I was very conscious to take my time heading back up the stairs as I didn’t want to tire myself out for the long climb to Cardiac. I hit the creek feeling pretty good and just took my time on the climb. I forced myself to go a bit easier than I normally would have and was totally OK knowing that Alan may very well be running away from me. At Cardiac, I was feeling pretty good but still didn’t feel like really putting the hammer down, so I cruised down to Swoop and through Steep Ravine. When I got to the top of the new switchback at the Moors, I saw Alan and Sissel about a quarter mile ahead of me. At that point, I decided I was going to push to catch them, as they were running in the 1st and 2nd spots respectively. It took basically an all-out sprint from the Moors to the finish line to catch Alan, as I caught him with about 50m to spare (sorry, Alan!), crossing the line in 1:46:18 (53:36 for the 2nd half).
The race itself was organized really well. Brazen Racing took it over from DSE (although I believe DSE still helped out quite a bit) and they put on a great event. The handicapped start is not an easy thing to pull off. The only complaint I have is with the addition of a hiker division. With more people than ever in the race, the hikers were allowed to start at 7:30am (half an hour before the 1st handicap group and an hour and a half before my group) so that they could finish within the time limits. This trail is tight enough as it is without having to worry about race hikers in addition to tourist/day hikers not in the race (especially this year with the course change off Muir Woods Road and the increased number of racers). Many of the race hikers had poles and backpacks, which took up a lot of room on the trail and they were decidedly less courteous in yielding to runners than the non-race hikers. I recognize that they also paid a race entry fee and are entitled to their space on the trail, but a little self-awareness of the situation and their surroundings would have gone a long way in several places. Headphones and poles(!) were the items I heard mentioned the most at the finish as having been responsible for passing problems. I’m not trying to blow this out of proportion, as it was a very small part of the day, but I did hear many folks discussing it after the finish. Maybe that’s something Brazen wants to look at more closely for next year.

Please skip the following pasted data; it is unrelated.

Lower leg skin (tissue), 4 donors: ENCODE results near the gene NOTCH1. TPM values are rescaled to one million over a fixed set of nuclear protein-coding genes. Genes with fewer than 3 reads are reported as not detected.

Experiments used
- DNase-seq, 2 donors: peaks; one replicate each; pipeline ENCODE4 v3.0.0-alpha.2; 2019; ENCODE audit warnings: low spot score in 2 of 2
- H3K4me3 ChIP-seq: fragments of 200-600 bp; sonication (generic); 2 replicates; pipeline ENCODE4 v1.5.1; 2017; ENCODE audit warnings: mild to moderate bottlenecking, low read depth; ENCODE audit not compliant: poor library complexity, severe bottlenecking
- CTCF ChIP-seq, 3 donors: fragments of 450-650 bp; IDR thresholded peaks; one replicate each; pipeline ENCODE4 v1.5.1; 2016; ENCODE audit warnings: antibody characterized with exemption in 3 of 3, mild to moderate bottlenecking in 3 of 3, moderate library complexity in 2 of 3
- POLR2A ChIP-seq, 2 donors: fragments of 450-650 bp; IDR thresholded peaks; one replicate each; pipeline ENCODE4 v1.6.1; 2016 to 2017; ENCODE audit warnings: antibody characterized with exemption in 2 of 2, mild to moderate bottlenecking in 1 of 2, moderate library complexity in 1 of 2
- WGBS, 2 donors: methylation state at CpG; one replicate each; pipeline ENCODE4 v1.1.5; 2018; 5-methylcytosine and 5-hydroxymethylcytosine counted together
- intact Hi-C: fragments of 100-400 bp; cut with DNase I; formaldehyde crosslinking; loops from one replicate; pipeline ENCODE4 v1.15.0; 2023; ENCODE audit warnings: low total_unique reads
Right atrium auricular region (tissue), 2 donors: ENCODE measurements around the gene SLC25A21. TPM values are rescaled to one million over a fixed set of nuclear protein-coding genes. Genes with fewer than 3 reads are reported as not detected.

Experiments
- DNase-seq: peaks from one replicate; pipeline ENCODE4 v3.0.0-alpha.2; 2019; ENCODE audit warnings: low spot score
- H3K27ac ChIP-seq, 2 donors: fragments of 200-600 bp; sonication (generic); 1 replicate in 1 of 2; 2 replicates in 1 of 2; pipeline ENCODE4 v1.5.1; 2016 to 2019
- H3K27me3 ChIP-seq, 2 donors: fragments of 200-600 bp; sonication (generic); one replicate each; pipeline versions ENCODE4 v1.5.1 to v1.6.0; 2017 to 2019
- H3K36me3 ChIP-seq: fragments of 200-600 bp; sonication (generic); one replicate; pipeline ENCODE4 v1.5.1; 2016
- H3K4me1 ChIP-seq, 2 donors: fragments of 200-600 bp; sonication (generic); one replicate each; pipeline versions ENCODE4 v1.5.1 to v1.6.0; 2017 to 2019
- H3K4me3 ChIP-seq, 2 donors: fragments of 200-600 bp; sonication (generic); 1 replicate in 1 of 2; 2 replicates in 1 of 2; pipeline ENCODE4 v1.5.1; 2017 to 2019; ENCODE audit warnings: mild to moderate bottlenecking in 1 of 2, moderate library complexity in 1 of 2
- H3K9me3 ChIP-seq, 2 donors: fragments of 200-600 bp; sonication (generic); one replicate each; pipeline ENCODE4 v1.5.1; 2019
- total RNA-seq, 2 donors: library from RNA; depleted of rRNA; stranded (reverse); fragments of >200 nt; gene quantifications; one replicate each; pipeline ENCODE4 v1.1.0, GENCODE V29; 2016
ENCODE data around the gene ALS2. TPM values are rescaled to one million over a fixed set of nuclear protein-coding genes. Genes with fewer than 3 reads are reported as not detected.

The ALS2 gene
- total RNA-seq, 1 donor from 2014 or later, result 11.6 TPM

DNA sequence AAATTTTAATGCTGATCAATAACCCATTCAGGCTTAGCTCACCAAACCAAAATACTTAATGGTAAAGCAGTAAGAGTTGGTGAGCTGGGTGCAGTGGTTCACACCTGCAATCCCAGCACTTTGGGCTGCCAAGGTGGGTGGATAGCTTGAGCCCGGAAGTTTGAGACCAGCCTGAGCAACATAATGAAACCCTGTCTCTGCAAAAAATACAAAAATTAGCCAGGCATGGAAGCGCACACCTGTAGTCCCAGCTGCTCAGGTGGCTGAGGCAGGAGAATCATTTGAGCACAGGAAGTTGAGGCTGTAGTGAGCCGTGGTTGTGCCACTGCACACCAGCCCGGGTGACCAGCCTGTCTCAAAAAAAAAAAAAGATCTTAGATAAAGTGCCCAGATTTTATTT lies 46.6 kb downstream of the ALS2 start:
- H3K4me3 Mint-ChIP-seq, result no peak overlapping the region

The rest of the day was spent watching soccer and hanging out with some friends I hadn’t seen in a long time. Then, it was bed time and Sunday brought on the beginning of the true taper for Western States. I’ve spent some time in the sauna recently which I hope will help with the heat that we’ll likely see. Other than that, I’ve done pretty much everything I can do. All that’s left is to sit back, relax, and fight the pre-race jitters that are making regular appearances in my dreams. I’m heading up to Squaw this afternoon and will get a short shakeout run in tomorrow morning before watching my pacers (Vargo and Magda) at the hill climb. After that, the pre-race meeting, dinner and an early bedtime are all that stand between me and the start line. I’m excited and terrified among many other emotions. As it’s my first 100 miler, my primary goal is to finish upright. I do want a silver buckle and think that I can go well under 20 hours, but since this is twice as far as I’ve ever run, I really have no idea what’s going to be waiting for me in the 2nd half. So I’m going to try to stay as conservative as I can for the first half and then see what I’ve got left in the later stages of the race. It might take a couple of weeks for me to get another post out, as I’ll likely have a lot to digest, so I guess we’ll just leave it open to that. Best of luck to everyone running out there. #seeyouinsquaw